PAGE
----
About halfway through, the script, co-written by Omarova and Russian helmer Sergei Bodrov ("Mongol"), turns down the volume on the mysticism and ups the thriller element when Arman kidnaps Asan. Editing ratchets up the tension as Batir and Co. must either raise the ransom or find the hiding place, and the action incorporates scenes in the gritty, mean streets of Almaty, Kazakhstan's capital.

These urban sequences make a refreshing change from the continual emphasis on spectacular local scenery one finds in most Kazakh-set cinema. Indeed, Omarova and lenser Rafik Gallev don't rely on long shots for effect as much as one would expect, opting for tighter compositions that emphasize the people in the frame and their relationships. It's only when Aidai climbs the hills to her summon their magical powers, wailing on the summit and spinning around like a demented Kazakh version of Julie Andrews in "The Sound of Music," does one get a sense of the synergy between character and environment.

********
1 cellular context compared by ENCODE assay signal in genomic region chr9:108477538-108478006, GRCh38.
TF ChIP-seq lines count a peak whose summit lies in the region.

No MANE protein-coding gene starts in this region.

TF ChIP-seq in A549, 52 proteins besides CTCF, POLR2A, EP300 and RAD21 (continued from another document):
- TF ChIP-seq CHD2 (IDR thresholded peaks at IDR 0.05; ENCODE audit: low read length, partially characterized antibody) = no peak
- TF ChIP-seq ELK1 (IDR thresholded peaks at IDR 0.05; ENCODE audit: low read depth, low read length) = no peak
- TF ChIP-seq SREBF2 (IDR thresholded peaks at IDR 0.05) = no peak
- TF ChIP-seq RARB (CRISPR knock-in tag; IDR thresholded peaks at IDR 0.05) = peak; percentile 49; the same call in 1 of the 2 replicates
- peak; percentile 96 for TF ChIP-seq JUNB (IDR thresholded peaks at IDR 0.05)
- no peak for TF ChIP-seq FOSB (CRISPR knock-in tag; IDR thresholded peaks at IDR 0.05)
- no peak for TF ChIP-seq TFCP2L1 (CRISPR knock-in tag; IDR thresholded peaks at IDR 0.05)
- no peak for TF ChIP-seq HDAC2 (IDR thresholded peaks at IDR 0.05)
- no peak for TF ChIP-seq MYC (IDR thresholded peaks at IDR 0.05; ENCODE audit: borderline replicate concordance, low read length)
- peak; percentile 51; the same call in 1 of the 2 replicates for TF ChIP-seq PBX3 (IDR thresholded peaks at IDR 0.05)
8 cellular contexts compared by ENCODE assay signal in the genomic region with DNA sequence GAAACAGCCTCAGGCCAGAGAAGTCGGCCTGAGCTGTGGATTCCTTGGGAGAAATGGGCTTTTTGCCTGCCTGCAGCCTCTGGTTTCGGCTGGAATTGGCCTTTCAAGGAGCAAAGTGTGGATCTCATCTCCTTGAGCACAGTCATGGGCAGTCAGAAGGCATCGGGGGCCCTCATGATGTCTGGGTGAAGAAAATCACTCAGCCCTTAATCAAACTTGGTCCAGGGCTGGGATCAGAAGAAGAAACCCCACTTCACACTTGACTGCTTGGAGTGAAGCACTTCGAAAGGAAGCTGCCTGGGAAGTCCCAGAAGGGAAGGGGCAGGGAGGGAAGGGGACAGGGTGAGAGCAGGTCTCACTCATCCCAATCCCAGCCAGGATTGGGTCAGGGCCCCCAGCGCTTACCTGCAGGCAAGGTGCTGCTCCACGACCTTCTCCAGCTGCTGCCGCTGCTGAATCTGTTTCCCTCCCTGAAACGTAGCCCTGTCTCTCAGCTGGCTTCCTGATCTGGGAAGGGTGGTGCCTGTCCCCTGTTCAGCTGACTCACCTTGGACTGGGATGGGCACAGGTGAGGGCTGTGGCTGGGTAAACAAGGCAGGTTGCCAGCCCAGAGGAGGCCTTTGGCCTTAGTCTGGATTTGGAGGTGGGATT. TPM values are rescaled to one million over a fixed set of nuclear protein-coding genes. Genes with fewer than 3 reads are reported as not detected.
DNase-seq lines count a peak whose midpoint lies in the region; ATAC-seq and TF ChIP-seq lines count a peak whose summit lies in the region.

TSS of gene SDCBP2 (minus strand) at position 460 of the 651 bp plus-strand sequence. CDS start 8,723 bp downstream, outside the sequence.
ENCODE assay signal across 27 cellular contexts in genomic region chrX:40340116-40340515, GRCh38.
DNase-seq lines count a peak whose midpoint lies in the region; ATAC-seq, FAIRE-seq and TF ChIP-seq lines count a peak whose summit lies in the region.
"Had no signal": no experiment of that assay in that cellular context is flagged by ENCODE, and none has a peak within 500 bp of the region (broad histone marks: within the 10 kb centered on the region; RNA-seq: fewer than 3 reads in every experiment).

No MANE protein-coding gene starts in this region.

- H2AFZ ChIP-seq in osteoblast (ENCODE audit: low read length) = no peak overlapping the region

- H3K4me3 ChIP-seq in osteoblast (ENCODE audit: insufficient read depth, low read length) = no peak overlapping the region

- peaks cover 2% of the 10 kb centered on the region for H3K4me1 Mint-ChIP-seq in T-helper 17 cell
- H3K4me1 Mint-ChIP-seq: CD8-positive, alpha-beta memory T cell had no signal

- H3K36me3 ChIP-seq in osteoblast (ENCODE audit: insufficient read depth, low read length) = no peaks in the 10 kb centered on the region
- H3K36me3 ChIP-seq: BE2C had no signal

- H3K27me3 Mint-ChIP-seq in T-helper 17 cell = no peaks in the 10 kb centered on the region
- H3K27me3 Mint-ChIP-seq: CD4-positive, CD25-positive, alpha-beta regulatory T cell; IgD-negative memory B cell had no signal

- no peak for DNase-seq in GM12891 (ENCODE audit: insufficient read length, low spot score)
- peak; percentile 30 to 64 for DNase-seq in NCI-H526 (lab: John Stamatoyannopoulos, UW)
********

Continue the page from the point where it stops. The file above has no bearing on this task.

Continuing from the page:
Guka Omarova's fiery new feature sets witchcraft and the mob against each other on the dusty plains of Kazakhstan. Aidai (Nesipkul Omarbekova) is an elderly spiritual healer, a “Kazakh Baksy” who has the power to find a person's lost soul, heal the crippled and locate stolen cattle. For years, Aidai has been serving her local Kazakh community and living off the land of a rich businessman, Batyr (Farkhat Amankulov), who feels indebted to her because she helped his wife to conceive. When local gangsters decide that Batyr's land would be a prime location for a petrol station and a motel, Aidai puts up a fight, as the land is what connects her to her spiritual powers. Ignoring threats from the gangsters, Batyr goes away on vacation, but when he returns Aidai has disappeared and his land has been excavated. He is furious, so when the petrol station burns down in a freak accident, it seems like just revenge – until his son is kidnapped. Devastated and at a loss, Batyr goes looking for Aidai's help. Co-written and produced by the great Russian director Sergei Bodrov (Mongol), Native Dancer evokes the mysticism of fantasy and the thrills of a gangster film. Featuring strong, naturalistic performances, especially from Omarbekova (a real-life witch doctor), Native Dancer recalls the earthy visual style of Omarova's last film, Schizo, which played at the Festival in 2004. But with its hybridized genres, Native Dancer is far more epic in its scope. In this highly accomplished work, Omarova has crafted a captivating story that astutely highlights the clash between old Kazakh customs and the new Kazakhstan. Aida Begic's Snow, also playing at the Festival this year, touches on similar issues. As capitalist forces begin to encroach on tradition, the first casualty is often a culture's most fundamental inheritance – land. (Dimitri Eipides)